- So one of the goals within AGE is this focus on building powerful relationships throughout the business. Why is that work so important?
- Well, because of the examples that I've been focusing on, I think because we only grow better. We only hear new. I've never worked for a company that welcomed outside thoughts without being ostracized. To be honest. Usually you hit a well, this is how it's always been done. It's so refreshing and to me, what I credit in these growth and reputation and continual growth to infinity is my dream. That we stay engaged and we stay focused. So forgive me if I got lost in that tangent, but that's really what I think is important, human relationships. I mean, even in COVID, the blessing in COVID for me, has been learning to value today. I take my mother where she's stuck. Mom, do you want to go for a drive? Okay, we don't go anywhere. Look at the stars, look at this guy and look at whatever. You know, I learned to appreciate the little things. A smile on my dad's face when he's looking at the iPad and watching my grandson, that we haven't been able to hold. But at least we can share those things like on a little phone call. Hi, Jane it's your client specialist. I'm your direct connect to Indeed, how are we doing you? Are you okay?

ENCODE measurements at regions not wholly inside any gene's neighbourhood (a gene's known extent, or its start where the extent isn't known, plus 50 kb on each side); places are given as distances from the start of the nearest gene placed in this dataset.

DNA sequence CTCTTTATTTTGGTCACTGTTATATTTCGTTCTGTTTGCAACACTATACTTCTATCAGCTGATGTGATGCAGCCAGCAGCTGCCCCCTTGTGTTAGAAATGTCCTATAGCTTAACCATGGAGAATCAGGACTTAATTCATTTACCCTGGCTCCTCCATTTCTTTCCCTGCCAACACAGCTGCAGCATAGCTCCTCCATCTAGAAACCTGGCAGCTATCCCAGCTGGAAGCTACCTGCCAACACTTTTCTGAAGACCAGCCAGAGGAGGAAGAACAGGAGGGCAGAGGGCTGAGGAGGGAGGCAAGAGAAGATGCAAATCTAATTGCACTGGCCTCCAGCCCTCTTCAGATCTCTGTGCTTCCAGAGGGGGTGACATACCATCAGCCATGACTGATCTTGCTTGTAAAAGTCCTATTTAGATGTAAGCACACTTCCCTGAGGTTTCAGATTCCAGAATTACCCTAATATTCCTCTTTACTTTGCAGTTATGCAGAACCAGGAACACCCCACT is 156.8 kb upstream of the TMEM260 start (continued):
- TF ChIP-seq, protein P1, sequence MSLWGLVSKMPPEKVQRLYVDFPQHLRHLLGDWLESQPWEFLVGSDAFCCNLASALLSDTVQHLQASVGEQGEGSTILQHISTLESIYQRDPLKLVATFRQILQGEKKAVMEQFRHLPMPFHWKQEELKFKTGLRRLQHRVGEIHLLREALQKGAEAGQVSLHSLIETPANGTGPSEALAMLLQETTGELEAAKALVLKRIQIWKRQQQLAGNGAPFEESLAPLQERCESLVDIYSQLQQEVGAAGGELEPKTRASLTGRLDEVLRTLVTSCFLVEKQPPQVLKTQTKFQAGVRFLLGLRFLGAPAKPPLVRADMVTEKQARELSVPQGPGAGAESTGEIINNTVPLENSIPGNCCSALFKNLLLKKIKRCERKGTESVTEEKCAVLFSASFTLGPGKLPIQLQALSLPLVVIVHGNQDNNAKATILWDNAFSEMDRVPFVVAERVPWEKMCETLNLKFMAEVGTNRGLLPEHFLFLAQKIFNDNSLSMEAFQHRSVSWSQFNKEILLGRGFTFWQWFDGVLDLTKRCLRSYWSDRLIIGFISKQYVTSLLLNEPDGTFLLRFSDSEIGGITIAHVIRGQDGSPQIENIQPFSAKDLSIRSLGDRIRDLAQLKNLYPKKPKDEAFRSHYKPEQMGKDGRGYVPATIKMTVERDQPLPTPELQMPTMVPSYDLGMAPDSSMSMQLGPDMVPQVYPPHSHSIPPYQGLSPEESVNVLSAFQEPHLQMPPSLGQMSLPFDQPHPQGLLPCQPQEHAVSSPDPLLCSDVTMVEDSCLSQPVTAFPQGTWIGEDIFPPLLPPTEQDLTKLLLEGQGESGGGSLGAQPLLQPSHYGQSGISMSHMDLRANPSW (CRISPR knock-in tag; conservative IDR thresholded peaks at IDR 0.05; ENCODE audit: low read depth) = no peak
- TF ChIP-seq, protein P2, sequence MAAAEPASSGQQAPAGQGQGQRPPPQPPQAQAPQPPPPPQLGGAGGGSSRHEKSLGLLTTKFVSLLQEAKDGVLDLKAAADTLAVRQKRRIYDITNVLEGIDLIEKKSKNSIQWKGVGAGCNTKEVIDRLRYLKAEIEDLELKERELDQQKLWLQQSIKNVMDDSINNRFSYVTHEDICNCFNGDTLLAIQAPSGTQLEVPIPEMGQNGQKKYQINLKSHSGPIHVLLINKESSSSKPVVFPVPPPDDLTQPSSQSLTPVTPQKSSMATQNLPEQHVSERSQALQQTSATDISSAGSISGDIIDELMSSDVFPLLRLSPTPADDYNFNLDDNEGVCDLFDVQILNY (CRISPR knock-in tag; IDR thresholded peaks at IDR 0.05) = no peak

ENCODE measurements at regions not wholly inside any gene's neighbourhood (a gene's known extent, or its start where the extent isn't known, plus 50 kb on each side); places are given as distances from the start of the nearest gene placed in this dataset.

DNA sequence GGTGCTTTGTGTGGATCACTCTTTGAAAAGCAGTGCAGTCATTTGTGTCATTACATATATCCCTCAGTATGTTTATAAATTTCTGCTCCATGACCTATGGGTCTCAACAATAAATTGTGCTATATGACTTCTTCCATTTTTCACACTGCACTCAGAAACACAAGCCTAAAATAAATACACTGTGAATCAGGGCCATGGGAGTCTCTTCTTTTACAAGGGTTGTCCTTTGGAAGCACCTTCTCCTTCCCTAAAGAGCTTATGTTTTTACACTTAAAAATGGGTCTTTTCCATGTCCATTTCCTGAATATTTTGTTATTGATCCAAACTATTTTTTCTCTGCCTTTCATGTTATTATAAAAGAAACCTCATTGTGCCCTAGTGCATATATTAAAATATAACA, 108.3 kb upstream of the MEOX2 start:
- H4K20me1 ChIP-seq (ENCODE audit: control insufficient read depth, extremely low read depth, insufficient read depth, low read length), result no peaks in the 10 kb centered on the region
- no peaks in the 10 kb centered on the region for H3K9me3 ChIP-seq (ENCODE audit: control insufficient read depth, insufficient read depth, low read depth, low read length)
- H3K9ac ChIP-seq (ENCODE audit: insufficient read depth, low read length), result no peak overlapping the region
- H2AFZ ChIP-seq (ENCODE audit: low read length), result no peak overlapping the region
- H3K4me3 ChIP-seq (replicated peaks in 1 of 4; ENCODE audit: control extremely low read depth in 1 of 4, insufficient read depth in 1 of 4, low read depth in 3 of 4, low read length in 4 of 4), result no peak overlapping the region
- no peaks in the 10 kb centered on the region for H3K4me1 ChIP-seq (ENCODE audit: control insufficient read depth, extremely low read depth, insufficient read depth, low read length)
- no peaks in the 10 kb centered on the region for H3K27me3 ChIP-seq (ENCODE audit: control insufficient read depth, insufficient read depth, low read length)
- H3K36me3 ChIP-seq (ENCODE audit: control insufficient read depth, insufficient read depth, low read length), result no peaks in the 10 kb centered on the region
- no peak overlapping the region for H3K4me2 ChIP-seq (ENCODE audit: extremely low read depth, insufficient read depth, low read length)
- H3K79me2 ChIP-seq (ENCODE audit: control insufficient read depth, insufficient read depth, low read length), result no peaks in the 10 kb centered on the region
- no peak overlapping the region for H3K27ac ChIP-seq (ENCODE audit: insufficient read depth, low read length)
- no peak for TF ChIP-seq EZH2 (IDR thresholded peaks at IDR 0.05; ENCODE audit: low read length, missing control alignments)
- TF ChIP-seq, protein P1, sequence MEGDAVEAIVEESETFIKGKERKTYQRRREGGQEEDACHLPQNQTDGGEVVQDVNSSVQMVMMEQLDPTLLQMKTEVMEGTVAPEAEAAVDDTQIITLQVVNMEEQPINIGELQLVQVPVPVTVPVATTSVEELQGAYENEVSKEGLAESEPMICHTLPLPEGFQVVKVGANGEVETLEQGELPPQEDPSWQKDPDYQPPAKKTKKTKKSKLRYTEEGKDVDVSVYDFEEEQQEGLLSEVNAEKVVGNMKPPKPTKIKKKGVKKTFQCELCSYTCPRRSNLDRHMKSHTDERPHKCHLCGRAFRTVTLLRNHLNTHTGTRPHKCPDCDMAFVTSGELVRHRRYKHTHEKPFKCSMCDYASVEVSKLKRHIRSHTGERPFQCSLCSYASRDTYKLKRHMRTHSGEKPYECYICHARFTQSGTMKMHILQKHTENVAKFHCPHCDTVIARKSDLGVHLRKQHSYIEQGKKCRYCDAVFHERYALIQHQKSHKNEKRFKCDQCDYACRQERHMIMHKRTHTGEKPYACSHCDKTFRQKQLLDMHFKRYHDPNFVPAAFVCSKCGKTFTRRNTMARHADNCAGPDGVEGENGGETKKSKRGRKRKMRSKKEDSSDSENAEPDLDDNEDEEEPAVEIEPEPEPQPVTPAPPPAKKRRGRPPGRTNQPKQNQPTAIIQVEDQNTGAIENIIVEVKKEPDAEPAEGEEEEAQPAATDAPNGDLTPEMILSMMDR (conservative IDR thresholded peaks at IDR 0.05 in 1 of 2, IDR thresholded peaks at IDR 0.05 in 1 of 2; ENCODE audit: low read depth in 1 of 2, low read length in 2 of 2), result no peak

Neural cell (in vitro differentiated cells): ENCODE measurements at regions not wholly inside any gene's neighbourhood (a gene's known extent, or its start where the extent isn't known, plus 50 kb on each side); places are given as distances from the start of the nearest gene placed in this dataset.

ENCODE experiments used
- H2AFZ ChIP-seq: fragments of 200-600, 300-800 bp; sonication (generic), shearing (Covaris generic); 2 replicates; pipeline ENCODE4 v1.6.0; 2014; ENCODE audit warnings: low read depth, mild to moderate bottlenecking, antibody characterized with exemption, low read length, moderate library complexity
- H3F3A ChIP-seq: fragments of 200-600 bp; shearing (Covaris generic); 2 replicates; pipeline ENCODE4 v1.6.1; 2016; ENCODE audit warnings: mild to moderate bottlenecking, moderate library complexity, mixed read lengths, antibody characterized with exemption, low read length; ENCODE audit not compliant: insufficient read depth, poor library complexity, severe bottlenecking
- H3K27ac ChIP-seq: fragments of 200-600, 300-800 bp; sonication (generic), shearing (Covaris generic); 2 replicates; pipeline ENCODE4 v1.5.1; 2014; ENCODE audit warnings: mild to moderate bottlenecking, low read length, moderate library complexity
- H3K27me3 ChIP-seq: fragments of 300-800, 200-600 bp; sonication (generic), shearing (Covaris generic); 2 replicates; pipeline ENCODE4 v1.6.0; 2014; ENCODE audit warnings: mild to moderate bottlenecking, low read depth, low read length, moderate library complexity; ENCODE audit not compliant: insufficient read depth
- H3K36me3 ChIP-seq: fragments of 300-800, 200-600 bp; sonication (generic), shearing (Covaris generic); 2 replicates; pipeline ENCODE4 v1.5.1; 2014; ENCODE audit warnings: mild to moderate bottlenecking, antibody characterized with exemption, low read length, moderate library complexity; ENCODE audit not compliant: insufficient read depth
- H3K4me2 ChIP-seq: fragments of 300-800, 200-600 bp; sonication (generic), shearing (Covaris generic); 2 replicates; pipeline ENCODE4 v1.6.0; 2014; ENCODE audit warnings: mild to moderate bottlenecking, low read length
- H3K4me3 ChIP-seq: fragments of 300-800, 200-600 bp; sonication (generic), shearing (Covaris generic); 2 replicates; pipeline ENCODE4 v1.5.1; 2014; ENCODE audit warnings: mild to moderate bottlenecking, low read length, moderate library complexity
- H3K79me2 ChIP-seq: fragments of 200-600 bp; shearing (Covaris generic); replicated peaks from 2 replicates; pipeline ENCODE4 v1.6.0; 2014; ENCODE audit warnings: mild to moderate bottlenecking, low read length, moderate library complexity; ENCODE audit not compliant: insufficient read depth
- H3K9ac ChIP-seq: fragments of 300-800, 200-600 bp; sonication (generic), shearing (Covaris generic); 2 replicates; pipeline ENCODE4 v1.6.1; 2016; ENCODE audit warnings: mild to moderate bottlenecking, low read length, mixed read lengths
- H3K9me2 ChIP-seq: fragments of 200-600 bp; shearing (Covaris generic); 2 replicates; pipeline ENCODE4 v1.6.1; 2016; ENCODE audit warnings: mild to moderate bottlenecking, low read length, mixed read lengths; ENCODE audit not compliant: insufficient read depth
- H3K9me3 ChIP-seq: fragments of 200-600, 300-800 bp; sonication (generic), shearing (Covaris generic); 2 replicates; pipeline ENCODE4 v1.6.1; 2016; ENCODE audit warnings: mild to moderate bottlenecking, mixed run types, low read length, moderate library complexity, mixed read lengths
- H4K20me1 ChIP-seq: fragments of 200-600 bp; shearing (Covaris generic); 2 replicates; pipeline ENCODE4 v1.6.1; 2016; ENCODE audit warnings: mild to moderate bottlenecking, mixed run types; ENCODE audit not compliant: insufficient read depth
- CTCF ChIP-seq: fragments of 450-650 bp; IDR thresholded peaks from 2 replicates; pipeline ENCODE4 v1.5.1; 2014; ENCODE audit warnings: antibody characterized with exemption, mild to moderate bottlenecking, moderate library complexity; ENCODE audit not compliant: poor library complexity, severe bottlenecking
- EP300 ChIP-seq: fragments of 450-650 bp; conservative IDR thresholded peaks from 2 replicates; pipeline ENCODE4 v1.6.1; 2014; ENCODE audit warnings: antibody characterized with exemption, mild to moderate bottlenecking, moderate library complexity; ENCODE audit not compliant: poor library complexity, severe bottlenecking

- So how can we make Indeed more welcoming to All Generations?
- Building education for the decision-makers and awareness. I almost would like to engage more with AARP. I'm trying to figure out how we can do a virtual with them to see if we can, 'cause initially our focus was to go out and to do a lunch and learn. And say to AARP audiences, you have value. Indeed would want to hire you if you have this, this, this, and this. Let's talk about that. And not only that other companies will want you, if you talk about this, this and this. So somehow I'd like to have a lunch and learn that's virtual. So that's an ultimate goal for 2021.
- So when you were talking about your career journey, you described each of the steps along the way, and it was very clear that you took something with you from each of those. How has your Indeed experience changed you and how has it changed the way that you view the people that you work with?